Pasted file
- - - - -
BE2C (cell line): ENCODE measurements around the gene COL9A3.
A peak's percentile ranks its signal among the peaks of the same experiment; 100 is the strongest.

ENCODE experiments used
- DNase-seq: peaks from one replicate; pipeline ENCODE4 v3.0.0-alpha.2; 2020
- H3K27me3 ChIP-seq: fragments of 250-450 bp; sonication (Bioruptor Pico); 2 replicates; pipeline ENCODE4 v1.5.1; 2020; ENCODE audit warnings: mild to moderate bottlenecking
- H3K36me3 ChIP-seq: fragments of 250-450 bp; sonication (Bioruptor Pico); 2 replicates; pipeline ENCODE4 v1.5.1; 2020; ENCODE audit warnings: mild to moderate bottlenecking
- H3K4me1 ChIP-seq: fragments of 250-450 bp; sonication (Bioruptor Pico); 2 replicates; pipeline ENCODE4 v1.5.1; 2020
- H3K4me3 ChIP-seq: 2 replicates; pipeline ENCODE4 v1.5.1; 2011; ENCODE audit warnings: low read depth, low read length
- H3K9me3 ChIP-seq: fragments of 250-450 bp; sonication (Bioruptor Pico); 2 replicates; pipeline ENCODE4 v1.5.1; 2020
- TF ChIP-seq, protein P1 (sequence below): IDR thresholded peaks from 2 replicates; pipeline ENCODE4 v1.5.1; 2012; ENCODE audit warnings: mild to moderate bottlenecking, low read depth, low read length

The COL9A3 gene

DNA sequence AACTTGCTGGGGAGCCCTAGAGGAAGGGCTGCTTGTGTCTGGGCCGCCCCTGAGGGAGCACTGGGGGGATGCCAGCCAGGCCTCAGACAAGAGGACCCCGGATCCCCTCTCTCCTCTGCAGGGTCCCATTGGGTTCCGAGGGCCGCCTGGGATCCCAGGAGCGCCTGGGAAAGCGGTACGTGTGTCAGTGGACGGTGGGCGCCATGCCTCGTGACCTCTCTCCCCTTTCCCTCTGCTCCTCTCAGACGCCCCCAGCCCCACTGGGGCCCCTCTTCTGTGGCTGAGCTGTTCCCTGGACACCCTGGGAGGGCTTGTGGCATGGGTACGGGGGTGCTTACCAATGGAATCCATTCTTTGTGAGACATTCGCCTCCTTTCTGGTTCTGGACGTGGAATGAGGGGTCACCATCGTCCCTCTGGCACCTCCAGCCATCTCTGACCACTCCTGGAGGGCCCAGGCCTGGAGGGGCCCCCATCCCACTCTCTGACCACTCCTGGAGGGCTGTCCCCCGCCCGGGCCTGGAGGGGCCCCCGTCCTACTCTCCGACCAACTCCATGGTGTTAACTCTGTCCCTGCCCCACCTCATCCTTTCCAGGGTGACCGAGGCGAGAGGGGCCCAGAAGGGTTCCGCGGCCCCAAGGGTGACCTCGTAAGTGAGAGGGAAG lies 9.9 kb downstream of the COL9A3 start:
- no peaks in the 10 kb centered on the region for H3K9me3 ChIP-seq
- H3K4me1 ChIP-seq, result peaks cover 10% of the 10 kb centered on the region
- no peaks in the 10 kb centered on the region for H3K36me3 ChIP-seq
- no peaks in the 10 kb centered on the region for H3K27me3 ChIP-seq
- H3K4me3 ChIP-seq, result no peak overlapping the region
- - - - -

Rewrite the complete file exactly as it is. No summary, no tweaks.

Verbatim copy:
BE2C (cell line): ENCODE measurements around the gene COL9A3.
A peak's percentile ranks its signal among the peaks of the same experiment; 100 is the strongest.

ENCODE experiments used
- DNase-seq: peaks from one replicate; pipeline ENCODE4 v3.0.0-alpha.2; 2020
- H3K27me3 ChIP-seq: fragments of 250-450 bp; sonication (Bioruptor Pico); 2 replicates; pipeline ENCODE4 v1.5.1; 2020; ENCODE audit warnings: mild to moderate bottlenecking
- H3K36me3 ChIP-seq: fragments of 250-450 bp; sonication (Bioruptor Pico); 2 replicates; pipeline ENCODE4 v1.5.1; 2020; ENCODE audit warnings: mild to moderate bottlenecking
- H3K4me1 ChIP-seq: fragments of 250-450 bp; sonication (Bioruptor Pico); 2 replicates; pipeline ENCODE4 v1.5.1; 2020
- H3K4me3 ChIP-seq: 2 replicates; pipeline ENCODE4 v1.5.1; 2011; ENCODE audit warnings: low read depth, low read length
- H3K9me3 ChIP-seq: fragments of 250-450 bp; sonication (Bioruptor Pico); 2 replicates; pipeline ENCODE4 v1.5.1; 2020
- TF ChIP-seq, protein P1 (sequence below): IDR thresholded peaks from 2 replicates; pipeline ENCODE4 v1.5.1; 2012; ENCODE audit warnings: mild to moderate bottlenecking, low read depth, low read length

The COL9A3 gene

DNA sequence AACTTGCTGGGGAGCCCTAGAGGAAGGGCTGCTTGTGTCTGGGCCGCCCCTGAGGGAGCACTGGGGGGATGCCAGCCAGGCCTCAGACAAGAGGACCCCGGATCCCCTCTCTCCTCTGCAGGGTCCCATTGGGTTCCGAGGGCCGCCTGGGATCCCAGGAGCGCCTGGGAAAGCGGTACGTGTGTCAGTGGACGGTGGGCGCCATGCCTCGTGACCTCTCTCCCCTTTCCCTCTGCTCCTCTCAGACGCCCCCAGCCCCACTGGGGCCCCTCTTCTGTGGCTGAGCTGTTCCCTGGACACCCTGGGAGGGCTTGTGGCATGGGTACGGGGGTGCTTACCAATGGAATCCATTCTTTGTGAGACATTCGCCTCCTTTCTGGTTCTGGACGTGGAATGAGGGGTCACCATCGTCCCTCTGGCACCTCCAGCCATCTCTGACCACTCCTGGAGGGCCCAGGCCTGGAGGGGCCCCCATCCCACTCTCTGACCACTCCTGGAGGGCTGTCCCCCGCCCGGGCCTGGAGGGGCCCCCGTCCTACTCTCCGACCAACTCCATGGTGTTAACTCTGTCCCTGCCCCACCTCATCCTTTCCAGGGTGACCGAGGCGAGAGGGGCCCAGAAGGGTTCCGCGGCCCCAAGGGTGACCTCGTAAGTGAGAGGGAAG lies 9.9 kb downstream of the COL9A3 start:
- no peaks in the 10 kb centered on the region for H3K9me3 ChIP-seq
- H3K4me1 ChIP-seq, result peaks cover 10% of the 10 kb centered on the region
- no peaks in the 10 kb centered on the region for H3K36me3 ChIP-seq
- no peaks in the 10 kb centered on the region for H3K27me3 ChIP-seq
- H3K4me3 ChIP-seq, result no peak overlapping the region